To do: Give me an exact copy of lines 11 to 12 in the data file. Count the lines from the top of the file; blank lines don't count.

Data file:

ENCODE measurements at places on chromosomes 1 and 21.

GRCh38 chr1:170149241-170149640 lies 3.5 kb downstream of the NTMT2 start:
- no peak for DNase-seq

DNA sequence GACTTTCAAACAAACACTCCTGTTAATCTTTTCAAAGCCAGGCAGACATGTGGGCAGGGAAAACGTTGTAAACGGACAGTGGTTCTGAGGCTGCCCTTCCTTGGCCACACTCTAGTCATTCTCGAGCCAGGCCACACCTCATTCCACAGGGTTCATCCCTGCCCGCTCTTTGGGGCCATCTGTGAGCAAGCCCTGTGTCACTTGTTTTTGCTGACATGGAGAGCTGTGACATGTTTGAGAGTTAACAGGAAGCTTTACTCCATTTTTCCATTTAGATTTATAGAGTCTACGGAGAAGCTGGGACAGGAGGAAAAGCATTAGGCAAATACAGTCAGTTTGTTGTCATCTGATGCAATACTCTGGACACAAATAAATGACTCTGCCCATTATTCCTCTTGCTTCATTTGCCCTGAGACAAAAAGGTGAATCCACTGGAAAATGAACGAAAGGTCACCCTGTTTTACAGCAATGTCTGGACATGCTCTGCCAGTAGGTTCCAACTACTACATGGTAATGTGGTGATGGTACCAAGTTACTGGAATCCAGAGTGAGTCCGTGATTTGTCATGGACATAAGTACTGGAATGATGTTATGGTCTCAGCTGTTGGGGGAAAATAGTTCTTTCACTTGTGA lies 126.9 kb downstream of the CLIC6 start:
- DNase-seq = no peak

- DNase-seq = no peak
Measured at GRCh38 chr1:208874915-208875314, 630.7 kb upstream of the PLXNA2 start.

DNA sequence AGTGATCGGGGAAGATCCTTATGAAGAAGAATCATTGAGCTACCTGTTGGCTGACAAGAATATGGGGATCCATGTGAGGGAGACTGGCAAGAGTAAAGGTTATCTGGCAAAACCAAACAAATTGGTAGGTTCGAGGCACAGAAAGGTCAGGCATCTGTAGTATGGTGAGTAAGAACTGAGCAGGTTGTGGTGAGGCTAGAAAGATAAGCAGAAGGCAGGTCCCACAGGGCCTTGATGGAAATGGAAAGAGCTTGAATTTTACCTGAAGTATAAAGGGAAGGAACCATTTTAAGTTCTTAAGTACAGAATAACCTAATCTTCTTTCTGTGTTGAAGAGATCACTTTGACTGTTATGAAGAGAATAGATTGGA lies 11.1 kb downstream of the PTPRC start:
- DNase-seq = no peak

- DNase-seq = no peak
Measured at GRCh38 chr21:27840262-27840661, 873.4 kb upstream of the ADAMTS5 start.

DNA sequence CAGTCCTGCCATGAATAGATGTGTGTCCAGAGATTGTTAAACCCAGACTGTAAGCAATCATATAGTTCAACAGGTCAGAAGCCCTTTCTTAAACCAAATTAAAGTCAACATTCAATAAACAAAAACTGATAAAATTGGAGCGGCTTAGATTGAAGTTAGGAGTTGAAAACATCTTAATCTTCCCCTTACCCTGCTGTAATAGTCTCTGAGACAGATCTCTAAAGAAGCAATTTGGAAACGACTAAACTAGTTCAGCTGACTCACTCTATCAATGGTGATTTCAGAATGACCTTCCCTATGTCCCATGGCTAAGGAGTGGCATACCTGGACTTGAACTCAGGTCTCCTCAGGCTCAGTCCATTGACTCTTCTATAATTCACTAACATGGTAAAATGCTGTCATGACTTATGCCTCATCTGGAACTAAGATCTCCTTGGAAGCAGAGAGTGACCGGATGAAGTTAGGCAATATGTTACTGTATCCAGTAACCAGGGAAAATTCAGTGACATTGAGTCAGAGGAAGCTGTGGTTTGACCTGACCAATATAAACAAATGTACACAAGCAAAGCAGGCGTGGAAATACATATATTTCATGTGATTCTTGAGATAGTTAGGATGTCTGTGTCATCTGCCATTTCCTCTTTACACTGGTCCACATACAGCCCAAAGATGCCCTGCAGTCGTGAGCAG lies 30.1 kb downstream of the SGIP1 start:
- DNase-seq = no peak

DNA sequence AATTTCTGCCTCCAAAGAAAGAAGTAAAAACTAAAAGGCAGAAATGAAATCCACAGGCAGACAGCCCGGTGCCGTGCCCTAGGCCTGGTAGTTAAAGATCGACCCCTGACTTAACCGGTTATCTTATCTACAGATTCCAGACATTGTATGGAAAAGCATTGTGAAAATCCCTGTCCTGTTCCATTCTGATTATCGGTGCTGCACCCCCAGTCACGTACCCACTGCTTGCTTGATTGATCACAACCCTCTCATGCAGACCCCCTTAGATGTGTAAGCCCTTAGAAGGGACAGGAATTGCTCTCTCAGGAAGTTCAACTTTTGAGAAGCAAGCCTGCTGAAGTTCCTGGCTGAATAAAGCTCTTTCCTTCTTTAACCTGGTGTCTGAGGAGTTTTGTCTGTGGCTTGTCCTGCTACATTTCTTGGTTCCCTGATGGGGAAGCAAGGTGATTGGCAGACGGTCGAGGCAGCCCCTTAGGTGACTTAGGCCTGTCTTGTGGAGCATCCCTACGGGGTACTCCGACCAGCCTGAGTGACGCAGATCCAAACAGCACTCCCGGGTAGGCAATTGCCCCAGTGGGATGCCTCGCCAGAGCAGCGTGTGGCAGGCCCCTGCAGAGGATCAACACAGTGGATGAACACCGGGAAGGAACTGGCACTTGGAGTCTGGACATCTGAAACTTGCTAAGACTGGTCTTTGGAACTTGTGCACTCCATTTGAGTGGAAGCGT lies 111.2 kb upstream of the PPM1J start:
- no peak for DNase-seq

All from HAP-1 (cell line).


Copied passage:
Measured at GRCh38 chr21:27840262-27840661, 873.4 kb upstream of the ADAMTS5 start.

DNA sequence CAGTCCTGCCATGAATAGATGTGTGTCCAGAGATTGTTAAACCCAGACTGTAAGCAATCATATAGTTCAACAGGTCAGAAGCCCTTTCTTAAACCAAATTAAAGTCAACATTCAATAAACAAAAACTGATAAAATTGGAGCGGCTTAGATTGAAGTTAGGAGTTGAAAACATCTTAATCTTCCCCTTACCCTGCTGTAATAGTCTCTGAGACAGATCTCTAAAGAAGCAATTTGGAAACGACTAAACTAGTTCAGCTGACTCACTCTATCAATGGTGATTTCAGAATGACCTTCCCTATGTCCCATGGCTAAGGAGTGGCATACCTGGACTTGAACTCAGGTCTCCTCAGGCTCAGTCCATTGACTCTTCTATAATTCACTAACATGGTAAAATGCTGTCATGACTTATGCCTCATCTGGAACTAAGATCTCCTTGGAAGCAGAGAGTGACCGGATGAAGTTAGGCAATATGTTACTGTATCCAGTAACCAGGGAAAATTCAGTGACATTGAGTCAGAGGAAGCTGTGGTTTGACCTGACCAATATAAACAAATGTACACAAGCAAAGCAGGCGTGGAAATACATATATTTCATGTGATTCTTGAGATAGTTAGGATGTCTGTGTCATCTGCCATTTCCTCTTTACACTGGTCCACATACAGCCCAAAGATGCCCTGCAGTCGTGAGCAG lies 30.1 kb downstream of the SGIP1 start: